// targetPosition. I might hop, fly, or walk there.

In this snippet, we’ve composed a destination computer (DestinationComputer) inside the Enemy class, and computation of my Enemy’s destination has been delegated to this DestinationComputer. The Enemy class’s move method now consults this computer to determine where it’s going — just like how in real life, we consult a GPS to determine where we’re going. move then integrates the results of this computation with movementType to effect movement to the computed destination.

Moving the destination logic from Enemy to DestinationComputer makes the Enemy class more flexible. Now, the Enemy class relies on the computer through a well-defined interface, providing clear abstractions that hide the innards of destination computation from the Enemy class. This interface is defined so:

public interface DestinationComputer {
  public Coordinates getDestination();

By defining an interface, we’ve created a contract between classes that want to be destination computers and classes that want to use destination computers. In order to be eligible to be a destination computer, a class must implement the getDestination operation. In order to use the destination computer, a calling class invokes the getDestination operation known to exist because of the contract. Let’s look at a class that wants to be a movement computer:

public class FrightfulDestinationComputer {
  public Coordinates getDestination() {
    return /* some random place far, far away from the player.
              This value may require intense computation
              not represented here. */;

Here we define a concrete implementation that fulfills the DestinationComputer contract. Specifically, it computes a destination far away from danger. If we plug it into an enemy, the enemy will automatically move to avoid danger.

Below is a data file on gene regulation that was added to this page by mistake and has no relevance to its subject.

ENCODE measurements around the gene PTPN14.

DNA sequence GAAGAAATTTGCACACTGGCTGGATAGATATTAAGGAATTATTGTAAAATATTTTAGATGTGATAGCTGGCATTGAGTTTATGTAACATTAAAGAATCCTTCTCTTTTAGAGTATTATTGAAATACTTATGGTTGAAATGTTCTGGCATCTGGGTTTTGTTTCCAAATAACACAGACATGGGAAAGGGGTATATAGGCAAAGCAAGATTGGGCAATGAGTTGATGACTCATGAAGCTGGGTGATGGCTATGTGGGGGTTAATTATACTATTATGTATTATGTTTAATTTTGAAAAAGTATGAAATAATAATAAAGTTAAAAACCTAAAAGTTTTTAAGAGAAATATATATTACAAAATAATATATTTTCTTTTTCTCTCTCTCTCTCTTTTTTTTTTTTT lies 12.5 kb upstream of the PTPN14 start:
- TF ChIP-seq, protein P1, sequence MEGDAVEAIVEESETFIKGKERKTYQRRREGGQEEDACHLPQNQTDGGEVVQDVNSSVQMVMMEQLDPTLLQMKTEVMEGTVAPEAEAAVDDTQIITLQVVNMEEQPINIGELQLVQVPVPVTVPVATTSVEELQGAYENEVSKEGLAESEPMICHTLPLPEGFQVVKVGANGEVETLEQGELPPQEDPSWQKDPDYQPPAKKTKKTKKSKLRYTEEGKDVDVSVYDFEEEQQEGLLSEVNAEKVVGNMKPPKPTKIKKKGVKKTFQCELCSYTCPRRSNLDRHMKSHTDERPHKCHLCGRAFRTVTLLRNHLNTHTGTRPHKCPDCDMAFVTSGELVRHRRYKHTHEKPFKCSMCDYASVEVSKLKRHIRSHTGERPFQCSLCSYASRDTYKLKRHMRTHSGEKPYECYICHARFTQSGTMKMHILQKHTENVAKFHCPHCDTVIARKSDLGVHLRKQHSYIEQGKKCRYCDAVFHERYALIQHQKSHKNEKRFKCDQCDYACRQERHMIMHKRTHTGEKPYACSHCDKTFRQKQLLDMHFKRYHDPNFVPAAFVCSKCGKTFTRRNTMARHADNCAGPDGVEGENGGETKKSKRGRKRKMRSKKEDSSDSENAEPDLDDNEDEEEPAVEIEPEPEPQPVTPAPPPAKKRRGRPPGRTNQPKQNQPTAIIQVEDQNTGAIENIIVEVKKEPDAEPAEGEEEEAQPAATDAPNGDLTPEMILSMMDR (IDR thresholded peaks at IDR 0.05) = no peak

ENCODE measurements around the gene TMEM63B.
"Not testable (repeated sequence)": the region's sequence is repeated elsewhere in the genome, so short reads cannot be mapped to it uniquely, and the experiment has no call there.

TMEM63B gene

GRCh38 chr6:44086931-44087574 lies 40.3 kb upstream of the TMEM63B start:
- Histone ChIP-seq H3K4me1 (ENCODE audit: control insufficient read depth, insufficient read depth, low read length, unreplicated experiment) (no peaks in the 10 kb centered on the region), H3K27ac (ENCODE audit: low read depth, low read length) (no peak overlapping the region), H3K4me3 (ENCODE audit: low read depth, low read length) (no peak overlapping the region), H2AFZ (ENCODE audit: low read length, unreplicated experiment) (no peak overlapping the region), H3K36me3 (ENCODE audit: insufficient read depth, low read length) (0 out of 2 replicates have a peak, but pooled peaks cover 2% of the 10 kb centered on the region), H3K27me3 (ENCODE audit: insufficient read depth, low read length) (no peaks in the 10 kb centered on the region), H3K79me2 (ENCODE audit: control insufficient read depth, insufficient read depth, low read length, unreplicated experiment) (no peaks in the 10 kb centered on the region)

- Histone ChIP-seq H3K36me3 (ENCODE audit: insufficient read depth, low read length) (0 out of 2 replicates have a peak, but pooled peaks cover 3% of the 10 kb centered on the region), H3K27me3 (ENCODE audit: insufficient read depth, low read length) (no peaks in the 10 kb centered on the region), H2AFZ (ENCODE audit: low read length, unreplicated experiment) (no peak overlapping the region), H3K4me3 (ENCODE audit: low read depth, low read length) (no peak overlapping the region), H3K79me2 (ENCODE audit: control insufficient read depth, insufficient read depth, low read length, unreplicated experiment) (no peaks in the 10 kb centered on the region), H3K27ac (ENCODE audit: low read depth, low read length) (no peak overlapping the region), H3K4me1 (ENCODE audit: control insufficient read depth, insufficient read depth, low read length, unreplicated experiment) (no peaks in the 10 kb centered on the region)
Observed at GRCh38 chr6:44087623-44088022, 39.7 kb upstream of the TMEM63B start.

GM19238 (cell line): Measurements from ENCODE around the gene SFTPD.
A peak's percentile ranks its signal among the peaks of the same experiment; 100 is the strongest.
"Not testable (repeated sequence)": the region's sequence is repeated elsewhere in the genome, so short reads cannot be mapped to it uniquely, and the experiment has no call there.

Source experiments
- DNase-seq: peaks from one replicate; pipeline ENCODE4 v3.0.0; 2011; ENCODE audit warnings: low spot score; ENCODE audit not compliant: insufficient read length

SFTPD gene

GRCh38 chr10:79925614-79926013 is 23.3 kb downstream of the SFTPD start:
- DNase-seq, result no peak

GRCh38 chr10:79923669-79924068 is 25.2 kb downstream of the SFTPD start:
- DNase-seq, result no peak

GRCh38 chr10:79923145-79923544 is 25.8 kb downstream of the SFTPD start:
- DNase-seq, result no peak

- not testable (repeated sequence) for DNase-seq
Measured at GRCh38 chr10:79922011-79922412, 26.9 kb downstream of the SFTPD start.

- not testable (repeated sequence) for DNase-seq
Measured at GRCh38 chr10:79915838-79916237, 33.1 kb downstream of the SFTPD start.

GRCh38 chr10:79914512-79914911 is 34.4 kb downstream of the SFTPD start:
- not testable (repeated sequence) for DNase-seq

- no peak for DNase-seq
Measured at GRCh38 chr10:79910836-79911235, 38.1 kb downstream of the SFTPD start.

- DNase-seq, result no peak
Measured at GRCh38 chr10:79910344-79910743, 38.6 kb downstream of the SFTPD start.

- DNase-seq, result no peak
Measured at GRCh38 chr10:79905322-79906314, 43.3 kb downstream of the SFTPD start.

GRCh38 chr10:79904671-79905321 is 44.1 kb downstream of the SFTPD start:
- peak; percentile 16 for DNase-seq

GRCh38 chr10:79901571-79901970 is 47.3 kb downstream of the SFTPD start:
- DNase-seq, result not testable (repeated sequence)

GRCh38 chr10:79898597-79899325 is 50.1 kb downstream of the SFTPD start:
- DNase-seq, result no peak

final Enemy frightfulEnemyThatFliesAwayFromDanger =
  new Enemy(new FrightfulDestinationComputer(), MovementType.FLYING);

I can’t understate how monumental the above line is. We’ve allied two classes with different responsibilities into one greater unit. One class’s sole responsibility is to compute a destination; the other class’s sole responsibility is to integrate that destination with flying behavior to fly itself somewhere. Together, we’ve a built a new kind of Enemy out of two simple and clean building blocks.

Wrapping up

There are many other benefits of composition that I won’t discuss here, but you can probably read about them online. I only discussed composition through the lens of data and behavior modeling: how use of it arises naturally when you bind classes together to access one class’s functionality from another. Hopefully, it’s clear how adhering to “Cats are Animals, Cars have Wheels” creates unnecessary complexity and distracts from our real goal as engineers: building clean systems to solve complex problems.